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CNG Feature Auction 118

Lot nuber 379

SELEUKID EMPIRE. Seleukos IV Philopator. 187-175 BC. AR Drachm (16mm, 4.02 g, 4h). Uncertain mint 78, associated with a mint in Northern Media.

CNG Feature Auction 118
Lot: 379.
 Estimated: $ 200

Greek, Coin-in-Hand Video, Silver

Sold For $ 450. This amount does not include the buyer’s fee.

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SELEUKID EMPIRE. Seleukos IV Philopator. 187-175 BC. AR Drachm (16mm, 4.02 g, 4h). Uncertain mint 78, associated with a mint in Northern Media. Diademed head right / Apollo, testing arrow and placing hand on grounded bow, seated left on omphalos; [monogram to outer left, ΔI to upper inner left]. SC 1363a; Le Rider, Suse, p. 327, B8, pl. LXII, 19 (same obv. die); HGC 9, 582f; ECH 3 (this coin). Lightly toned, typical die wear. Near VF. Very rare, none in CoinArchives, SCO, CSE, nor SNG Spaer.

From the Eastern Campaigns Hoard (publication forthcoming).

CNG is pleased to present the following offering from the Eastern Campaigns Hoard, which appeared in commerce in 2007. Composed of eastern mint drachms from the reigns of Antiochos III through Timarchos, this hoard is exceptional in that it contains five examples of Timarchos; the largest single find of his coins. All of the coins are from Seleukid mints in Media, primarily Ekbatana and the ΞAP-monogram mint. The unusually high quantity of Timarchos's coins suggest the hoard was deposited late in his reign, perhaps during the time of his revolt against Demetrios I, circa 162-161 BC, or very shortly thereafter.

The mint of Ekbatana was primarily focused on the production of coinage to fulfill commercial and military needs in the eastern portion of the Seleukid realm. At some point during the reign of Antiochos III, it became apparent that activity related to the expanding Parthian threat required the establishment of a new mint farther east that would directly support efforts to defend the border from incursions. Thus, the ΞAP-monogram mint was established circa 211/0 BC, based on the portraiture of Antiochos III used on the coins (Type B), which would have been during the time of the king's eastern campaign. Its location is currently unknown, but the mint likely would have been somewhere along the route between Ekbatana and Hekatompylos, which was taken by the Seleukids from Parthia in 209 BC (SC suggests Rhagai, Charax, or Hekatompylos).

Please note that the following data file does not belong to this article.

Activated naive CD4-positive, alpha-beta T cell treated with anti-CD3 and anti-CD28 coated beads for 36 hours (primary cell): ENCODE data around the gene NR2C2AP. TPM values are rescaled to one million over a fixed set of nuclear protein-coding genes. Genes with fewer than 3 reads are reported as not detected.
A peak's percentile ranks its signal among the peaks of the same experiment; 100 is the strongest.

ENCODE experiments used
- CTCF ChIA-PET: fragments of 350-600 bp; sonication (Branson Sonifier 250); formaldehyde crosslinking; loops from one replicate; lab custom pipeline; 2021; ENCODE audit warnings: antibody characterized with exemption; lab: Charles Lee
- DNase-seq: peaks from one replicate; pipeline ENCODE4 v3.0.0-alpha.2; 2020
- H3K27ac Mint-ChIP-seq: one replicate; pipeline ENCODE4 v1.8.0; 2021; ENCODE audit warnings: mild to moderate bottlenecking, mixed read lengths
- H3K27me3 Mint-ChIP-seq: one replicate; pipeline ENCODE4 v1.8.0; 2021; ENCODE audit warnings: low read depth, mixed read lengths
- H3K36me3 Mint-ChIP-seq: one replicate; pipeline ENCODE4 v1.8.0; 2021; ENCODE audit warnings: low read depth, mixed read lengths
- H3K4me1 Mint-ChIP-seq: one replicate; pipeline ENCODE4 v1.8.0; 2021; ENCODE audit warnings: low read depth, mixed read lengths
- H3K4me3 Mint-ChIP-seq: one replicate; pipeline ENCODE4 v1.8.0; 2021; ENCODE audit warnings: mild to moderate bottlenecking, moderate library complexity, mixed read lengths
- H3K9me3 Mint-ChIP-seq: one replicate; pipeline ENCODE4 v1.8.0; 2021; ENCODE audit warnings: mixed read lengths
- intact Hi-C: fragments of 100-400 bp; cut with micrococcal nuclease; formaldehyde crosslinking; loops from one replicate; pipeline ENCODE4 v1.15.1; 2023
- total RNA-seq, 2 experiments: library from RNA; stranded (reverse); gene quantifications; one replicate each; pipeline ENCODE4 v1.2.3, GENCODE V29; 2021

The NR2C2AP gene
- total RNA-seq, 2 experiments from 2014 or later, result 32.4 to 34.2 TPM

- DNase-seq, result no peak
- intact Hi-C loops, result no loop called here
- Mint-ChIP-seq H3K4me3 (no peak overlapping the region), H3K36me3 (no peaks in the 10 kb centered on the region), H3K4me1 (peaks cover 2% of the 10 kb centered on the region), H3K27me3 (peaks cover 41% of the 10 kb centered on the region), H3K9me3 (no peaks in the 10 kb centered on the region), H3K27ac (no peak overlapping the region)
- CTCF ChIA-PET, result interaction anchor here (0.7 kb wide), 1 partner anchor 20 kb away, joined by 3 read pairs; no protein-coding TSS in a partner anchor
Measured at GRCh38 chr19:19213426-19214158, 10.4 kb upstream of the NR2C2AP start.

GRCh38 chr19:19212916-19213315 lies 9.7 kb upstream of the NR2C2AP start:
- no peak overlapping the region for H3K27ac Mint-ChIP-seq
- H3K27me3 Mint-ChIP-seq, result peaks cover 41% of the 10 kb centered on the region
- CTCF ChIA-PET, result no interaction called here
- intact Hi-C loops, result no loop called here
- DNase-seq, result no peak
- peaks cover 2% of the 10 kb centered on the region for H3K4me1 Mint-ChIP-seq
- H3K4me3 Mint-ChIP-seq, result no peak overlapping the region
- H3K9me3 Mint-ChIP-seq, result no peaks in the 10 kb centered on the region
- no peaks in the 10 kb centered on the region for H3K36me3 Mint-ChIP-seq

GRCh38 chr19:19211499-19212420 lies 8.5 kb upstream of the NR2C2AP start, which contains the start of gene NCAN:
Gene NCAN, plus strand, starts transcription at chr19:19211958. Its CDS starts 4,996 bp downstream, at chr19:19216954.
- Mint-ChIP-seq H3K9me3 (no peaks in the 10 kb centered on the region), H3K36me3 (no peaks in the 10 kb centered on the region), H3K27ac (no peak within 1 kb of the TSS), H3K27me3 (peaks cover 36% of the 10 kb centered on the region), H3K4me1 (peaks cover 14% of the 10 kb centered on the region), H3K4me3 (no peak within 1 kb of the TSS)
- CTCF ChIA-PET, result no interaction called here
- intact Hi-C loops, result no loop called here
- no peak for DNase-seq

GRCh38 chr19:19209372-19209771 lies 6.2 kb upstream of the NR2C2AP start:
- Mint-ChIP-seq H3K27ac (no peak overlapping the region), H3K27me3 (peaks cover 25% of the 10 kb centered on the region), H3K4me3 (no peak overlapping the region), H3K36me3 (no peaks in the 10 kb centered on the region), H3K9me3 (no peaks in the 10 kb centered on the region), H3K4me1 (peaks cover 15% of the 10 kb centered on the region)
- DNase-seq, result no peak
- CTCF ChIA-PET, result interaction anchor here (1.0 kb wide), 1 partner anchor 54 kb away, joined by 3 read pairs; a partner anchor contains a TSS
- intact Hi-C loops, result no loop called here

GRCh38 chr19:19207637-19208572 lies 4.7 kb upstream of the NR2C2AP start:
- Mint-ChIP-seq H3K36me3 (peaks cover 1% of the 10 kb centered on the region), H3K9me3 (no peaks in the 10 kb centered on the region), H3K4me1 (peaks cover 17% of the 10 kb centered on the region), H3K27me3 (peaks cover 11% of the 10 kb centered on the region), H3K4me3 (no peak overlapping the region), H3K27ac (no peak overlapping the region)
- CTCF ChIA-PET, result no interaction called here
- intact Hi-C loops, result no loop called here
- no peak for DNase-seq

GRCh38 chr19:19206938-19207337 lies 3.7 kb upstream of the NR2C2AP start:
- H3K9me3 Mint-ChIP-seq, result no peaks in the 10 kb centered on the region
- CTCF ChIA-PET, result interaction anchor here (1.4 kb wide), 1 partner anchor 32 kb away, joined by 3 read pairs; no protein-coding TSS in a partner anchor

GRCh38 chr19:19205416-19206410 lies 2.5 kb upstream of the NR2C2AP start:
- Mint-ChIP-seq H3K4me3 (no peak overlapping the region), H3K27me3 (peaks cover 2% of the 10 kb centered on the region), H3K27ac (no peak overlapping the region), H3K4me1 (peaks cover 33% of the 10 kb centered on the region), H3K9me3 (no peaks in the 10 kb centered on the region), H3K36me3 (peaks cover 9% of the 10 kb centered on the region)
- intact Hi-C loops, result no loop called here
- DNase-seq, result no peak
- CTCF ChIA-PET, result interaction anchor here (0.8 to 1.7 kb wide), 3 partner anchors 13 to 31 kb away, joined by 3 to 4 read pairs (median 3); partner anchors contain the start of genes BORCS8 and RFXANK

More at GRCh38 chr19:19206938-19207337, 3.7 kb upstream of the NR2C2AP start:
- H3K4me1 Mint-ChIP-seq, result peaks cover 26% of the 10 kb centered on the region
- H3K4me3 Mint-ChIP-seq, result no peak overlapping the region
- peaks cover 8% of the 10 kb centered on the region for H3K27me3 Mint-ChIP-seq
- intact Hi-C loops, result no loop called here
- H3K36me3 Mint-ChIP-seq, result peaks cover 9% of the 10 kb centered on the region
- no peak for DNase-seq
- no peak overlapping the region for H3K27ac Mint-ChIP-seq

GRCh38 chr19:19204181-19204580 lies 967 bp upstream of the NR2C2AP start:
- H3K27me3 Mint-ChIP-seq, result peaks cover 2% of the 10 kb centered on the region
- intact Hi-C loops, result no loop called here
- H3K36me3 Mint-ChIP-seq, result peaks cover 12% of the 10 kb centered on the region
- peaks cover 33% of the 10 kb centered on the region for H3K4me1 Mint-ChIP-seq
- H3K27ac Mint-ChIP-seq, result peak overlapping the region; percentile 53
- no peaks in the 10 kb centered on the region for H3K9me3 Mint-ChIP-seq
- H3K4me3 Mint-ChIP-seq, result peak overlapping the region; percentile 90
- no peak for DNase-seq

The mint primarily produced drachms that appear to have been struck from dies that were comparatively crude in style, and used long after their types began to degrade. This overuse of the dies and the rather careless striking that many of the mint's coins exhibit suggests a haste to their production, which would be reasonable for a coinage struck in anticipation of exigent and unexpected events, such as the defense of a frontier from an imminent invasion. Some of the drachm issues of Ekbatana also exhibit these features, which suggests they also may have been struck during a time of crisis. One wonders whether Ekbatana remained the primary mint for the Seleukid east, and the ΞAP-monogram mint was only operational when the system was under extreme stress?

An unusual feature of the ΞAP-monogram mint coins is that Apollo is not depicted holding the canonical recurve bow, but rather a compound bow, which is the typical representation of a bow on Parthian coinage. This feature strongly suggested this series was the product of a different mint, and not Ekbatana, where they were previously assigned, and also supports the new attribution to a mint farther east, either near or inside Parthian territory. The mint apparently closed during the later reign of Antiochos IV, likely during the western campaign of the Parthian king, Phraates I. Upon the closure of the ΞAP-monogram mint, the full responsibility for financing the defense against the Parthian threat must have shifted back to Ekbatana.

All of the coins of the hoard will be offered in three selections: here, in CNG 117 (closing 19 May), and CNG 118 (closing on 15 September). The hoard will eventually be published in a scholarly article, which is referenced in each lot.

The final winners of all CNG Feature Auction 118 lots will be determined at the live public sale that will be held on 13-14 September 2021. CNG Feature Auction 118 – Session Two – Greek Coinage Part 2 through Roman Provincial Coinage Part 1 will be held Monday afternoon, 13 September 2021 beginning at 2:00 PM ET.

Winning bids are subject to a 20% buyer's fee for bids placed on this website and 22.50% for all others.

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